Broncos’ Pat Bowlen one step from Hall of Fame
ENGLEWOOD, Colo. — Pat Bowlen’s nomination for the Pro Football Hall of Fame is a jolt of good news for a franchise that’s had little to cheer in the 30 months since winning Super Bowl 50.
Peyton Manning retired. Gary Kubiak resigned. Paxton Lynch flopped.
The Broncos have lost 18 times over the last two seasons and went 5-11 in coach Vance Joseph’s first year in 2017.
Last month, Bowlen’s wife, Annabel, announced she has Alzheimer’s, a disease which led her husband to give up control of the team four years ago, and earlier this month former personnel executive Tom Heckert died at 51 following a long illness.
On Thursday, Bowlen and Gil Brandt were nominated for enshrinement in Canton as contributors to the game.
To get in, they need fourth-fifths of the vote from a 48-member panel that will meet on the eve of the Super Bowl in Atlanta in February.
In recent years, Bowlen has seen several of his former players get into the Hall of Fame , including Terrell Davis, Gary Zimmerman and Shannon Sharpe.
“We’re absolutely thrilled for Pat and the entire Bowlen family,” Broncos president and CEO Joe Ellis said. “There’s no question Pat elevated the NFL, the Broncos and our region over the last three decades. He’s always had such modesty and humility, but he’s incredibly deserving of this selection and we appreciate the contributor committee nominating him.
“It’s very special to see Pat take such a significant step toward the Pro Football Hall of Fame.”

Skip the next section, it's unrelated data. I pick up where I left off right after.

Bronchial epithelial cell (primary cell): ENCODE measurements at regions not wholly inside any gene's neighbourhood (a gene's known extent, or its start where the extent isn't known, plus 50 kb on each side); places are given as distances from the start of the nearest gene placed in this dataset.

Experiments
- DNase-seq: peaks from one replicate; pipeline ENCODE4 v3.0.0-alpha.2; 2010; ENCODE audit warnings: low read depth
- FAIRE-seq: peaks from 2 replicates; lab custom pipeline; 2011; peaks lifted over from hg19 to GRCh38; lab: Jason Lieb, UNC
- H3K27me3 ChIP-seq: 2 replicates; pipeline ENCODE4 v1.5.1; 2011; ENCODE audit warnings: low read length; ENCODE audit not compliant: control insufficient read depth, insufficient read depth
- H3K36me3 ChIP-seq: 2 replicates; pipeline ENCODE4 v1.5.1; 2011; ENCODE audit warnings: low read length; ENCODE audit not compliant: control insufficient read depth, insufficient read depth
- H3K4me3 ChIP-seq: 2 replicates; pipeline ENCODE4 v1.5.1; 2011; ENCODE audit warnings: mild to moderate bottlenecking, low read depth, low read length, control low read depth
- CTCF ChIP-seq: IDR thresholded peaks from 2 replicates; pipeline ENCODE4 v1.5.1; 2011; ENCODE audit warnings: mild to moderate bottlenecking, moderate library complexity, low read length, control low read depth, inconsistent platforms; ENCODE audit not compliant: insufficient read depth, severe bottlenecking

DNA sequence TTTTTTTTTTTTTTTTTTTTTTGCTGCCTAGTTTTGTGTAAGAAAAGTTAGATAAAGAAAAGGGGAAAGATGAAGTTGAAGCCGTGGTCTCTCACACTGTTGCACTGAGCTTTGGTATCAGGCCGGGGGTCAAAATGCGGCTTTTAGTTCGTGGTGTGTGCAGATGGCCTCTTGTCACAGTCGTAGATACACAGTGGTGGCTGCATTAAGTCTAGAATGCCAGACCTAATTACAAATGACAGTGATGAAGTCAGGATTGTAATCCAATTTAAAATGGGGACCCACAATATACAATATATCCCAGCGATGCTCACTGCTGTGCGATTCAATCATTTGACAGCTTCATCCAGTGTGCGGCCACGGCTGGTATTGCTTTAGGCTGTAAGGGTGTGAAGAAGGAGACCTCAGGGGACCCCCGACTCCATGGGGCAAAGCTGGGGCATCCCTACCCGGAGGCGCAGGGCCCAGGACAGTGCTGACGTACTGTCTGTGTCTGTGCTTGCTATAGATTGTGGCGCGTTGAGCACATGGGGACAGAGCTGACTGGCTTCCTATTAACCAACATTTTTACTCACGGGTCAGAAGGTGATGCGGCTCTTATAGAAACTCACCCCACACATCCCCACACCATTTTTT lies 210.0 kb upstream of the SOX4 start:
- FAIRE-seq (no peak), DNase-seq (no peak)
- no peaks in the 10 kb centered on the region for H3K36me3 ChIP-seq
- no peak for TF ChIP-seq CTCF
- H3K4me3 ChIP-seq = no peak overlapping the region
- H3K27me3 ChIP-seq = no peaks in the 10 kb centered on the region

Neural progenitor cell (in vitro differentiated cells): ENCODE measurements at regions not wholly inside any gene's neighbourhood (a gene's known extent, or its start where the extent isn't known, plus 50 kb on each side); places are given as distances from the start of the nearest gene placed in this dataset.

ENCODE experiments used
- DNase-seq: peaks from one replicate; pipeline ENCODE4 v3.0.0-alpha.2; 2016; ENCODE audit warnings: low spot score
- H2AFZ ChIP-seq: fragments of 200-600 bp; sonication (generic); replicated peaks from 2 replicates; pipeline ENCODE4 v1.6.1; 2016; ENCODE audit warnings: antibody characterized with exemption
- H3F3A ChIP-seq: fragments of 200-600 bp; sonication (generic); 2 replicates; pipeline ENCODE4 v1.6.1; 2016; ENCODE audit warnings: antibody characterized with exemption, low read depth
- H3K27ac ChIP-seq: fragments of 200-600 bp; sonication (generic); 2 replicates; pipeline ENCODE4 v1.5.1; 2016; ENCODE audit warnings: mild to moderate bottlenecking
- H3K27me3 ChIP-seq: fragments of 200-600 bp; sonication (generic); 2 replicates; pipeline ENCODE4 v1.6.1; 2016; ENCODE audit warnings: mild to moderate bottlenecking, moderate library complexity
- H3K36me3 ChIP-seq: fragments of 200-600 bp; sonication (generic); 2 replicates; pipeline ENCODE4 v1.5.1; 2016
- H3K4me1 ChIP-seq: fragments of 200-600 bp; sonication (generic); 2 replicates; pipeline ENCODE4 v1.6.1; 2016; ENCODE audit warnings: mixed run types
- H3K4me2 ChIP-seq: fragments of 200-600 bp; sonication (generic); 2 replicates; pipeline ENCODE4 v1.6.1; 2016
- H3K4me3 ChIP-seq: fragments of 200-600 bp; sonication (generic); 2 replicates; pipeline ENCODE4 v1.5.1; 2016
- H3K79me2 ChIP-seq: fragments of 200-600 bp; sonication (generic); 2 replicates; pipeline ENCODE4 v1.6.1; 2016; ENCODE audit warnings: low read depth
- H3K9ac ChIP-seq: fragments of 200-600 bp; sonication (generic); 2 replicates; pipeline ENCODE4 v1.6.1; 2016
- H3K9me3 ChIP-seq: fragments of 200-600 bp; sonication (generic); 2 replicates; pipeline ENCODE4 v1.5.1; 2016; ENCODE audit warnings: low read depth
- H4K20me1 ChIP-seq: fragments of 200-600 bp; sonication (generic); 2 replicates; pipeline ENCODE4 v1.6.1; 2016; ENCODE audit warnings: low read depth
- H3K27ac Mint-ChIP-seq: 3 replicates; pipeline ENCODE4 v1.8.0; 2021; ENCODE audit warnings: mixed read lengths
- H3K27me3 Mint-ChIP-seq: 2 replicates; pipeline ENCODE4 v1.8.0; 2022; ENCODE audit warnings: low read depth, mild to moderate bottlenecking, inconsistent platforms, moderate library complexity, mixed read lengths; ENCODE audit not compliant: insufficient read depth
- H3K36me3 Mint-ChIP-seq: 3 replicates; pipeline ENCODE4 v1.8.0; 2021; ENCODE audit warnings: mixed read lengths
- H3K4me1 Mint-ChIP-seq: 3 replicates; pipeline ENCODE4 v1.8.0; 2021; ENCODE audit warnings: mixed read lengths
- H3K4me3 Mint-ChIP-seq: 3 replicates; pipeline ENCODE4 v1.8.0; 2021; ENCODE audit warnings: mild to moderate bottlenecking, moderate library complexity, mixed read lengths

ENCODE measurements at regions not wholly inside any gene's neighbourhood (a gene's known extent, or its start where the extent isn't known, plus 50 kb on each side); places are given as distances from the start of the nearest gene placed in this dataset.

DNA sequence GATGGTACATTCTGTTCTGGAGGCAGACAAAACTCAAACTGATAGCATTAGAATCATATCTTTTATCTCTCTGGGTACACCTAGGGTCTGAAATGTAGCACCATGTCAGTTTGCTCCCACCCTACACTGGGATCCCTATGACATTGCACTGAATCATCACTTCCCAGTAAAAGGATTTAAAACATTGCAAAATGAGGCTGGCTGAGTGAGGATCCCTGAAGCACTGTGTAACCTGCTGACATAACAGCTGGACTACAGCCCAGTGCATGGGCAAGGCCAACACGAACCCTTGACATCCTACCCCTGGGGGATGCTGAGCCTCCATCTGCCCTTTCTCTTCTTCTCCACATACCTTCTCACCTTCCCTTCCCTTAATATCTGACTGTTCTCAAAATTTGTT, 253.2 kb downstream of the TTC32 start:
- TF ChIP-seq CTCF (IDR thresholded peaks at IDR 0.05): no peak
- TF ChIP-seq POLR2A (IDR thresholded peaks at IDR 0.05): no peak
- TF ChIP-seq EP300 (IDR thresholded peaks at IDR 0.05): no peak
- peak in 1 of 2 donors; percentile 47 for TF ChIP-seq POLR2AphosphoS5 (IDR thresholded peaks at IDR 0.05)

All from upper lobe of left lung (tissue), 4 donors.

Bowlen’s credentials include both on-field success and behind-the-scenes triumphs.
He was the first NFL owner to win 300 games, including playoffs, in his first three decades and he has more Super Bowl appearances (seven) than losing seasons (six) since buying the team in 1984.
Under his stewardship, the Broncos have won Super Bowls following the 1997, 1998 and 2015 seasons.
He also chaired 15 NFL committees, more than any other owner except for Hall of Famers Dan Rooney (18) and Lamar Hunt (16). Bowlen helped negotiate record-breaking TV contracts as chairman of the NFL Broadcasting Committee and as a member of the NFL Management Executive Committee he’s helped the league enjoy decades of labor peace.
“When you talk about contributors, nobody’s given more to the game than Pat Bowlen,” general manager John Elway tweeted. “His impact on the Broncos and NFL will never be matched, and it’s great to see that recognized today. I can’t wait for the day Pat’s bust joins the Bronco family in the (at) ProFootballHOF!”
The Broncos have averaged 10.2 wins a year in 34 seasons under Bowlen, whose 348 wins are fifth all-time among owners. During his tenure, the Broncos have posted the second-best regular season winning percentage (.603) in the league and the third-best mark among all 122 major North American sports teams.
Bowlen has never had consecutive losing seasons in his tenure and is the only NFL owner to reach the Super Bowl with four different head coaches.
Following Denver’s 31-24 victory over Green Bay for the franchise’s first championship, Bowlen famously hollered, “This one’s for John!” something the Hall of Fame QB called the greatest moment of his playing career.
Elway the executive returned the favor on Feb. 7, 2016, when he jabbed the silver trophy into the sky after Denver’s 24-10 win over Carolina and declared, “This one’s for Pat.”
That came 18 months after Alzheimer’s forced Bowlen to step down from his daily duties running the team.
Only a handful of current Broncos — Von Miller, Chris Harris Jr., Demaryius Thomas, Derek Wolfe and Brandon Marshall — were on the roster when Bowlen was still making daily treks to team headquarters.
“We have a young team, especially this year,” Joseph said. “Obviously we talk about Mr. B all the time around here. In our team room there’s a big picture of Mr. B, so they’re aware of who he is.”
Outside the team’s new meeting rooms is a large picture of Bowlen with his legacy quote: “I want us to be number 1 in everything.”